Vivian also has the problem that the Rooney judgement, read in its entirety, does not give SMPs in Scotland the quasi-judicial power he purports it does.  In fact the only reference to the term “quasi-judicial” comes from an extract from a letter written by the solicitors for the Medical and Dental Defence Union of Scotland (MDDUS) to palliate the position of the SMP, a Dr Patience.

The purpose of the letter was to inform Rooney’s solicitors that the MDDUS was content that Dr Patience’s decision should be defended by Stathclyde Joint Police Board,  and that Dr Patience would not therefore be taking part in the proceedings.

The judges in the Rooney case didn’t say, as claimed:

The regulations required him to act in a quasi-judicial capacity and to construe complex regulations that have been the subject of repeated litigation in recent years, and to grasp legal distinctions of some nicety … However, he did not have the benefit of a legally qualified clerk or assessor.

The above was actually quoted in this letter from the SMP’s professional body, the MDDUS.  So Dr Vivian is using a quote from a letter, referring to a Scottish court case, from a professional body representing the very doctor whose decision is being challenged, and is claiming this as a legal precedent and therefore case law!  Wow … just wow.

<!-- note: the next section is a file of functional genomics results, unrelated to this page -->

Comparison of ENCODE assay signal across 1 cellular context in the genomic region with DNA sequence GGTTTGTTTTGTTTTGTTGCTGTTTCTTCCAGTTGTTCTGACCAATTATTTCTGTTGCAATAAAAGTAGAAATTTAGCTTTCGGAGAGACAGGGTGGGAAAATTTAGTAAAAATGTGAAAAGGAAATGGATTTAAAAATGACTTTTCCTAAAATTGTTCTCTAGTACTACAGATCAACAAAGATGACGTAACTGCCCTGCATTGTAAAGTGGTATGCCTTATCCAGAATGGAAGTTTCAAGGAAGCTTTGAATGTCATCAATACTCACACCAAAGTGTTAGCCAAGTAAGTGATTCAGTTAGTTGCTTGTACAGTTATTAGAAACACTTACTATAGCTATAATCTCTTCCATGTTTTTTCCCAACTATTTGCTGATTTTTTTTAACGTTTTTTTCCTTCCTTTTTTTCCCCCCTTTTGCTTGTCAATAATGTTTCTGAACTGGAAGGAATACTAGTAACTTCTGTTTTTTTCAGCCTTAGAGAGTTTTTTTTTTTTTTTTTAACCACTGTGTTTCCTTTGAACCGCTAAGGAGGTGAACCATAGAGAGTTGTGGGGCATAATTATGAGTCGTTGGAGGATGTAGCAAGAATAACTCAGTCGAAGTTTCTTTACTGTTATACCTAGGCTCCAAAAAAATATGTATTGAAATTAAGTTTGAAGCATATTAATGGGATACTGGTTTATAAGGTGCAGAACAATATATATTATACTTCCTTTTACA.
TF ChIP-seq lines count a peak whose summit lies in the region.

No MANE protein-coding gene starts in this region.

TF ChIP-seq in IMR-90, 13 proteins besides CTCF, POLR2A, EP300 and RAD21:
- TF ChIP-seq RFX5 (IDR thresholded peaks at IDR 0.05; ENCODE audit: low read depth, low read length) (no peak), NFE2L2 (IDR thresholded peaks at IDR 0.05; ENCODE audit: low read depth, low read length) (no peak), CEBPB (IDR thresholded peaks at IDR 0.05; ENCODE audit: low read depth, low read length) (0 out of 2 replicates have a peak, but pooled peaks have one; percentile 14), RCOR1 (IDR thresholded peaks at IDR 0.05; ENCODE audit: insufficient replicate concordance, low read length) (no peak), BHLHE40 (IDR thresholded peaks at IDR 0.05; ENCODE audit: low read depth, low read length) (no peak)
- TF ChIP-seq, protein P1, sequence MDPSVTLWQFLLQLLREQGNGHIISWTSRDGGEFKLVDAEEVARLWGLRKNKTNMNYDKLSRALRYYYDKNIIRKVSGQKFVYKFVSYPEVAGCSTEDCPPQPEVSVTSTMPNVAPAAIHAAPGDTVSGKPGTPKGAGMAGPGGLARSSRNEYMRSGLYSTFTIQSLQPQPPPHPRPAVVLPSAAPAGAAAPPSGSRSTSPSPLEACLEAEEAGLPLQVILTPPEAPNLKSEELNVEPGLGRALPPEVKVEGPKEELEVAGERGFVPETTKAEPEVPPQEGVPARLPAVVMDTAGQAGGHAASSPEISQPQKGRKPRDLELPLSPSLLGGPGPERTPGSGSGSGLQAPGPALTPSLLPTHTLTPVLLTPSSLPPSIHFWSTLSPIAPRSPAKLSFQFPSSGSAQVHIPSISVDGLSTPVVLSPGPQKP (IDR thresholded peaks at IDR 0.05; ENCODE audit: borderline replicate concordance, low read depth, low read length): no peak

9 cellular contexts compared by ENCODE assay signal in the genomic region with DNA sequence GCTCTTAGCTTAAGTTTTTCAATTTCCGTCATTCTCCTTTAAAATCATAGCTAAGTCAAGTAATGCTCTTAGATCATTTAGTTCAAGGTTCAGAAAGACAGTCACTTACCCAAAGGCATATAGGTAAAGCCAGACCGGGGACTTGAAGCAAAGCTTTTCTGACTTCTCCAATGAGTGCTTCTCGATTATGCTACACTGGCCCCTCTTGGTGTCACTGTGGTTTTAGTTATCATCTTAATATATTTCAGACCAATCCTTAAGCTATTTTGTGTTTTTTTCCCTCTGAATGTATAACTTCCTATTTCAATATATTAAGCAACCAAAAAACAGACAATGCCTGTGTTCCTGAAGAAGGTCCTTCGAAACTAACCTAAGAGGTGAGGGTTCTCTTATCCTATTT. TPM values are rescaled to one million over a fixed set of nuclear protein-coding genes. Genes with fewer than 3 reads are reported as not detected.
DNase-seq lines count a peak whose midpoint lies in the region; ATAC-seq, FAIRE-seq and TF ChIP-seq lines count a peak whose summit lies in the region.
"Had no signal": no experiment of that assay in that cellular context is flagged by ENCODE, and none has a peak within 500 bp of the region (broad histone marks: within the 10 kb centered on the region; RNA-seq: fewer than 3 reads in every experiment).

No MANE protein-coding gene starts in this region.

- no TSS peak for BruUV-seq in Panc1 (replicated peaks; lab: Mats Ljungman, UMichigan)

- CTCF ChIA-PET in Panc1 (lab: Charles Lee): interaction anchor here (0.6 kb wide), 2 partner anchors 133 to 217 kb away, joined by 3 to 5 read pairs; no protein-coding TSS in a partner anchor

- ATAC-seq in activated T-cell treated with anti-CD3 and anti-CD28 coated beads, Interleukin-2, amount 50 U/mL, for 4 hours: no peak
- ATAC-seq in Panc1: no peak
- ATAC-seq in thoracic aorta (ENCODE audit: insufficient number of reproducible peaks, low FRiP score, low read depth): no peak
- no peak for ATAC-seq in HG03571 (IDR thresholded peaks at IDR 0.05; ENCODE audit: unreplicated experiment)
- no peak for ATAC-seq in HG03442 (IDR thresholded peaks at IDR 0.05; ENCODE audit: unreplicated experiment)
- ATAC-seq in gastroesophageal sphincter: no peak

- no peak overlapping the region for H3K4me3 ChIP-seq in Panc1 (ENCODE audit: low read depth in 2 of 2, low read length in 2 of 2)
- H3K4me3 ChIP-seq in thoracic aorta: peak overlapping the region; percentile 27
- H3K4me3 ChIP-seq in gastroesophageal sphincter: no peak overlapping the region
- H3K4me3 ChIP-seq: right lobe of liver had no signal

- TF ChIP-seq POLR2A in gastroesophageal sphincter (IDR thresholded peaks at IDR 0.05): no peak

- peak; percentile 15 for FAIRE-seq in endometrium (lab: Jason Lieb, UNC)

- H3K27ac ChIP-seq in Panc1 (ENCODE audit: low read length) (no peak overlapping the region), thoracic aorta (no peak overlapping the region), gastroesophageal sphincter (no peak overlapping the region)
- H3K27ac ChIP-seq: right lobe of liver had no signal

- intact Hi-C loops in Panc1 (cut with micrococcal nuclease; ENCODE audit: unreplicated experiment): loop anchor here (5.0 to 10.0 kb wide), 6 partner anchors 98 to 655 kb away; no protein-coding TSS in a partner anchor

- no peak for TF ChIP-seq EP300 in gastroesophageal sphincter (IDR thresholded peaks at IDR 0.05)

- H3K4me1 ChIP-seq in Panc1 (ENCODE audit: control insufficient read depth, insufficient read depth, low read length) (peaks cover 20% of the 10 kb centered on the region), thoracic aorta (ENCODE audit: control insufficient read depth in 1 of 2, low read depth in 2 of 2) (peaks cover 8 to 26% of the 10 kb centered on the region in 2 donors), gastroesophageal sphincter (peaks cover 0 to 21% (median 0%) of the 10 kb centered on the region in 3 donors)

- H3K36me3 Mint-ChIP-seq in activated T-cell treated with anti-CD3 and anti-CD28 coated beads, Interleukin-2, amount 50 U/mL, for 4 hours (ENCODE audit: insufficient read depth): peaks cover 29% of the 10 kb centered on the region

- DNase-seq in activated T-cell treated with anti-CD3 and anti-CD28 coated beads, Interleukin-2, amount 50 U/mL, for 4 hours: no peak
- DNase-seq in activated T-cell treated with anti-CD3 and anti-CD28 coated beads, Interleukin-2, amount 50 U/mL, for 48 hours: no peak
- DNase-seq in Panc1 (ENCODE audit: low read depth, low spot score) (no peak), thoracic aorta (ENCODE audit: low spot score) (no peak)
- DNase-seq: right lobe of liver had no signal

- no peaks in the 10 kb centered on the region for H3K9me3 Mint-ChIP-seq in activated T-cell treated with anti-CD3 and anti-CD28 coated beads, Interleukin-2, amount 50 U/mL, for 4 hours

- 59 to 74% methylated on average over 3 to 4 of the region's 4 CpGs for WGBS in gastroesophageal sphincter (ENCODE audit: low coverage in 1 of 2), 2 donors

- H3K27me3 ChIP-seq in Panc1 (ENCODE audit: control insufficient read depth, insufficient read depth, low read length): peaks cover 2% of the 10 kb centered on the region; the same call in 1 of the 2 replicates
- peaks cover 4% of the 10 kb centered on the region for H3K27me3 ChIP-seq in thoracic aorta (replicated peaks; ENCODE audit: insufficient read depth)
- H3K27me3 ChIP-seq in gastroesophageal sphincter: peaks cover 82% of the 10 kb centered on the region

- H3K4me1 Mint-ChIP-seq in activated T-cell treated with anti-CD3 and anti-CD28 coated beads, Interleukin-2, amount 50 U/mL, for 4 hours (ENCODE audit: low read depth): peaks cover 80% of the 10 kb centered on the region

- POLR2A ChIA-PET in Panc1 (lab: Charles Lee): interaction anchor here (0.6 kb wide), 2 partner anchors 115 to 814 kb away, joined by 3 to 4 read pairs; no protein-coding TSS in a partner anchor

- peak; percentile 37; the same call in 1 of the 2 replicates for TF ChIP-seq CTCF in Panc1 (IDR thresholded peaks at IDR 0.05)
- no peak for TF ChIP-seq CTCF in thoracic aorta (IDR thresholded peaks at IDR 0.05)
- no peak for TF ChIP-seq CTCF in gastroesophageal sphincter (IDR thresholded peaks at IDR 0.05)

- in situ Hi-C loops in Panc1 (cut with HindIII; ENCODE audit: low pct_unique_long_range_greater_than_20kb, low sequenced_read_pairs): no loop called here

We don’t expect our lawyers to be experts on medical matters, and neither do the Regulations expect SMPs to be experts on legal matters. They have to follow the Regulations, and if they need guidance in that respect, they should be able to rely on their PPA. As so many PPA’s have little to no grasp of the requirements of the Regulations, and as the Home Office has decided not to issue any more guidance, SMPs have been turning to the biased and plainly wrong opinions presented by the likes of Nicholas Wirz, via the College of Policing and the NWEF.

That is a recipe for disaster. Just as our wrong-headed driver in Burton-On-Trent would discover.

So back to our quasi-judicialness.  The decision of a SMP is final and is binding on all parties (save if appealed via Regulation 31 or Regulation 32) or challenged by way of judicial review.  This is the only meaning implied by the Regulations in a judicial sense.

Scotland has The Crown Office and Procurator Fiscal Service which is the independent public prosecution service for Scotland and is an inquisitorial legal system where the court or a part of the court is actively involved in investigating the facts of the case.  England & Wales does not have anything remotely close to this.

Dr Vivian, the NWEF, and Wirz should not be quoting Scottish law to bolster their biased and self-serving perversions of the Regulations. That itself is bad enough, and is unprofessional in the extreme, but we are appalled to see them use these false arguments to attempt to bully and bluster vulnerable disabled people into compliance with their extra-regulatory demands.